The Unnoticeables, by Robert Brockway
Published: 7 July 2015
Humanity’s hunger for fame and fortune can, it has been argued, leave it lacking substance: wannabe celebrities shock rather than inspire, politicians pander rather than debate, and entertainers sell out rather than persevere. What’s left is a vacuum, a no-man’s land where nothing begets more of the same, and nothing original.
Robert Brockway’s The Unnoticeables pours scorn on this lack of substance, making horrible the vacuous masses who amass on Hollywood in search of the aforementioned fame and fortune. They are characterless people with forgettable faces who prey on the unsuspecting, sucking out their life forces before turning them into copies of themselves. The title Unnoticeables are joined by the Tar Men, heaving masses of flammable tar and clockwork parts, which burn to a crisp whoever crosses their path. Both ‘monsters’ are peas from the same pod, and say something about humanity’s all consuming need to succeed, to set alight or be burned, or get rich or die trying.
The Unnoticeables is told in two timelines, following Carey–a drunken punk rocker who prefers to punch his way out of a situation–in 1973 and Kaitlyn–a six-fingered stuntwoman who can’t get enough work–in 2011. Carey and his friends become more and more aware of the Unnoticeables and Tar Men as the story progresses, with Carey’s friend preyed upon early and then friend after friend later succumbing to the charming banalities of the Unnoticeables. He provides the comic wit in a 1970s Los Angeles dripping in rebellion and scum, while Kaitlyn is more rounded, with a down-to-Earth demeanor and real problems, that is until her childhood crush, a TV soap actor, tries to suck out her soul and her best friend goes missing.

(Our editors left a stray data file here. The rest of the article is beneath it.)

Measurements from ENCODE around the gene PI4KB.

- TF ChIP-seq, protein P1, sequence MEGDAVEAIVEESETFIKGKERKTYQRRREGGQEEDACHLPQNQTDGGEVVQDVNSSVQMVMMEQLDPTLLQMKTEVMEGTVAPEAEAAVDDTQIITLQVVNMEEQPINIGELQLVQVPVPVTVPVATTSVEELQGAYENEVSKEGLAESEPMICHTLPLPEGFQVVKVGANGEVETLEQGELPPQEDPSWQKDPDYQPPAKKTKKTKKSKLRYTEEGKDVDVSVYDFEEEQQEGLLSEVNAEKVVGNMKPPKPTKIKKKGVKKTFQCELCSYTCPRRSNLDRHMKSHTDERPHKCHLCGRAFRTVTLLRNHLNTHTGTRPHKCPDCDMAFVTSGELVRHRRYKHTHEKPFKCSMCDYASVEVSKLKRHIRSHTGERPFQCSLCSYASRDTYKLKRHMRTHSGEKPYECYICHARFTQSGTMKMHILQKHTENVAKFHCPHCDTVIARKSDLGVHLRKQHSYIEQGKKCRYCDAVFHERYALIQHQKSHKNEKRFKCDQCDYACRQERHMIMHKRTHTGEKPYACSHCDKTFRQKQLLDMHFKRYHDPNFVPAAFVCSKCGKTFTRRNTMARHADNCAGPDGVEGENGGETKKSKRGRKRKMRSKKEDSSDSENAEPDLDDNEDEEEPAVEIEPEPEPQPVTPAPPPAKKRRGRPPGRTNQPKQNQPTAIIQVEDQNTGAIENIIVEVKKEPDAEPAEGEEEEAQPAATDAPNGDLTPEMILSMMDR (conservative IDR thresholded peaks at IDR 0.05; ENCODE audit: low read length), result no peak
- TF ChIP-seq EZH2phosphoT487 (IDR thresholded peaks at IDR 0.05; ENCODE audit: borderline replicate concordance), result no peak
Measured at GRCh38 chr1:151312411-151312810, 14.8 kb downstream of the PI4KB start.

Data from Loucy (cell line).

The Unnoticeables paces along nicely and balances wit with horror in equal amounts, resulting in a story that scares and tickles consistently. A particular treat are the two Unnoticeables who Kaitlyn mistakes for real people at a Hollywood party. They trade insults and celebrity gossip, before raping and beating drugged women, as all around them partygoers fight, violate themselves, and tear each other limb from limb.
Where The Unnoticeables trips up is furthering the story’s mythology, which involves angels, the number six and a giant machine that must be greased with human blood. It’s all terribly gratuitous, but never fully realised. It’s no surprise that sequels are planned, because there is lot going on in The Unnoticeables that is ripe for expansion. At a slim 283 pages, Brockway could have given the reader more time to digest what is going on, without taking away from the wit, horror and body parts.
The Unnoticeables is a solid, punk rock novel that says much about the filth pervading society and California. Its two leads are ripe for expansion in the sequels, and the monster that lurks behind every face is scary enough to pursue, at least so the reader can be given some rhyme and reason for all the riotous fun.